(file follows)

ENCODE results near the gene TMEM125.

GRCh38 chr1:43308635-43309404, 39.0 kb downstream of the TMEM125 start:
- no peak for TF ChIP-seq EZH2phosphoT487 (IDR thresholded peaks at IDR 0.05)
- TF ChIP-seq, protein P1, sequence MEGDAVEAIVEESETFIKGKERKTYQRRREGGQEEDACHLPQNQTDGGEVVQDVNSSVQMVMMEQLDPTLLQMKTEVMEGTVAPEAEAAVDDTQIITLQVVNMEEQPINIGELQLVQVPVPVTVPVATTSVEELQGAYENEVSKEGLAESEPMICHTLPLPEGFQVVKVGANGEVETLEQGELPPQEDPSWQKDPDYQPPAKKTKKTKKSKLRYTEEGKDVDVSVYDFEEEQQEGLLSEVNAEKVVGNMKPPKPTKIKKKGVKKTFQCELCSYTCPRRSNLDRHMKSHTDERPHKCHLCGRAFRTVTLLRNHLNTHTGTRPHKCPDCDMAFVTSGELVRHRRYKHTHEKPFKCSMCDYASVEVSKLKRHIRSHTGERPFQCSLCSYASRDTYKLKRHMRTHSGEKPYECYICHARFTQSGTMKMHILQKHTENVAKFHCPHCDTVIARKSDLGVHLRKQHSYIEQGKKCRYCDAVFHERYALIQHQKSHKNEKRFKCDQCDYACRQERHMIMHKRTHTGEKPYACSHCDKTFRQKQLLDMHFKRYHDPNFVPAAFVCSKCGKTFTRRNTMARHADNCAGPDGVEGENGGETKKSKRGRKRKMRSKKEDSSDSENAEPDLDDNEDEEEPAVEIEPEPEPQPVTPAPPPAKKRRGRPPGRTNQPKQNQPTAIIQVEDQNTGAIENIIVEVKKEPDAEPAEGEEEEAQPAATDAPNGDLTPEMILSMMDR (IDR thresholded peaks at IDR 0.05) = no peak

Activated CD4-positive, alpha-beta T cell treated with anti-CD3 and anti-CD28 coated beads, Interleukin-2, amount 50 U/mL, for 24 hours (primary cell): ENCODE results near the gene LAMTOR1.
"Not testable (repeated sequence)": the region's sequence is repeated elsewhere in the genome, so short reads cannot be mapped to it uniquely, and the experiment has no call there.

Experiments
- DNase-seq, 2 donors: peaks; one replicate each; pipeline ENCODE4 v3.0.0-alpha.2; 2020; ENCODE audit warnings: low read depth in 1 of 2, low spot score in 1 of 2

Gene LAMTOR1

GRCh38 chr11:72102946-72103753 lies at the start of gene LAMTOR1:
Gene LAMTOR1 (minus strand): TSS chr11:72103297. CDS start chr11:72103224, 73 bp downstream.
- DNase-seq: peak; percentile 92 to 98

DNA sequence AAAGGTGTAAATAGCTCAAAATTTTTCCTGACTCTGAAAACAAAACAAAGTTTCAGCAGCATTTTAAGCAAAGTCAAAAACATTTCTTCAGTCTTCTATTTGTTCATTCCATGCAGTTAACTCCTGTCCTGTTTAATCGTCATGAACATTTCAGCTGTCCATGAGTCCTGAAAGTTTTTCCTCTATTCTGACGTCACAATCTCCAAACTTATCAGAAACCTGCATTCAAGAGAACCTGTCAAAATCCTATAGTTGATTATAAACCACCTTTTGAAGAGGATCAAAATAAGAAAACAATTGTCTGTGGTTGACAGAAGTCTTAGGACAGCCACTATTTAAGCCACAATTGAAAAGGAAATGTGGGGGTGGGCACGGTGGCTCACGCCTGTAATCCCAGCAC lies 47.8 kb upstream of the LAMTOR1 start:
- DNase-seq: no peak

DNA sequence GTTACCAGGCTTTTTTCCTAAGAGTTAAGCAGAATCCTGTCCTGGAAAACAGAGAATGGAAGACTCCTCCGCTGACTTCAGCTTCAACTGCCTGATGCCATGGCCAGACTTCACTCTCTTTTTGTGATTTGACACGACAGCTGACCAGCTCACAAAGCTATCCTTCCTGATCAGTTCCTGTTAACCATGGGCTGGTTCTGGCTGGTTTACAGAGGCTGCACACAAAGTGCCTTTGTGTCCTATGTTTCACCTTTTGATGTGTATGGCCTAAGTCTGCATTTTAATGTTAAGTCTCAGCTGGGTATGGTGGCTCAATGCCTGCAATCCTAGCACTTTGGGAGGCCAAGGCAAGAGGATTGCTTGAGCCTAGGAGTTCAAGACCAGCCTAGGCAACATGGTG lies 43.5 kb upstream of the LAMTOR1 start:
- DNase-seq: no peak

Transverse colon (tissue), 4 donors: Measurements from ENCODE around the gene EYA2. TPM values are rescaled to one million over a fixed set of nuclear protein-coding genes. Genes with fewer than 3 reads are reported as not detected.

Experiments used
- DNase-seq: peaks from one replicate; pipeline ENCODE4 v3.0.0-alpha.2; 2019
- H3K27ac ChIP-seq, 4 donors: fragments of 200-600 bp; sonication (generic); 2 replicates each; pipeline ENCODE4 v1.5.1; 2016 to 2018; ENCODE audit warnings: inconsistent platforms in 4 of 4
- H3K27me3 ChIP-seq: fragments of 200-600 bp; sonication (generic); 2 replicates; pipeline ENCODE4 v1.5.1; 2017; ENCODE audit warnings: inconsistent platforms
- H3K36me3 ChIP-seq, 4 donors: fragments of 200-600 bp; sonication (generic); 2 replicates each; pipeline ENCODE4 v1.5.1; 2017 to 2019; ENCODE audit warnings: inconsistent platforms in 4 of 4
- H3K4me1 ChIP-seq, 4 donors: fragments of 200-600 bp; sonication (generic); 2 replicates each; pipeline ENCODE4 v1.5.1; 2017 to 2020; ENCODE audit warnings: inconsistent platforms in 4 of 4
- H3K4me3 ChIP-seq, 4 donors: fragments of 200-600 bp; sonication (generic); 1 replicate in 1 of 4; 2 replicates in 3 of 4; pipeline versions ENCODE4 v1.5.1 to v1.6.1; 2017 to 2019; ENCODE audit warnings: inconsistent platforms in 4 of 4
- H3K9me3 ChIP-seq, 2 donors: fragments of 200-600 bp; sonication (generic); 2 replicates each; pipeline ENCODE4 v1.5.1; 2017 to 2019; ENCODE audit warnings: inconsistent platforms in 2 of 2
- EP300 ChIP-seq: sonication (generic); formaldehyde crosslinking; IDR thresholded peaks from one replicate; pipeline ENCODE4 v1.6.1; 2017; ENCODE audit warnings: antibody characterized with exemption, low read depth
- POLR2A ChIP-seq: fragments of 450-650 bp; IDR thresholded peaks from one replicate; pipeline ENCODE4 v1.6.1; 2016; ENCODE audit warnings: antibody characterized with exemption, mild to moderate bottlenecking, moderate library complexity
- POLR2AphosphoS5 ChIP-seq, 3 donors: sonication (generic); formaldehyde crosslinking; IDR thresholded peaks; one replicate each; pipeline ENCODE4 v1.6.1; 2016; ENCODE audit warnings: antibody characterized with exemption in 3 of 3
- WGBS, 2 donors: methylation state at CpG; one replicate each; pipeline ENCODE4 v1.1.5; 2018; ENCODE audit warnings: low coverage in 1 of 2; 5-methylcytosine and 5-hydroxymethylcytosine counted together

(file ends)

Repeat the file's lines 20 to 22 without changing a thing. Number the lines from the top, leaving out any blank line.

- H3K27ac ChIP-seq, 4 donors: fragments of 200-600 bp; sonication (generic); 2 replicates each; pipeline ENCODE4 v1.5.1; 2016 to 2018; ENCODE audit warnings: inconsistent platforms in 4 of 4
- H3K27me3 ChIP-seq: fragments of 200-600 bp; sonication (generic); 2 replicates; pipeline ENCODE4 v1.5.1; 2017; ENCODE audit warnings: inconsistent platforms
- H3K36me3 ChIP-seq, 4 donors: fragments of 200-600 bp; sonication (generic); 2 replicates each; pipeline ENCODE4 v1.5.1; 2017 to 2019; ENCODE audit warnings: inconsistent platforms in 4 of 4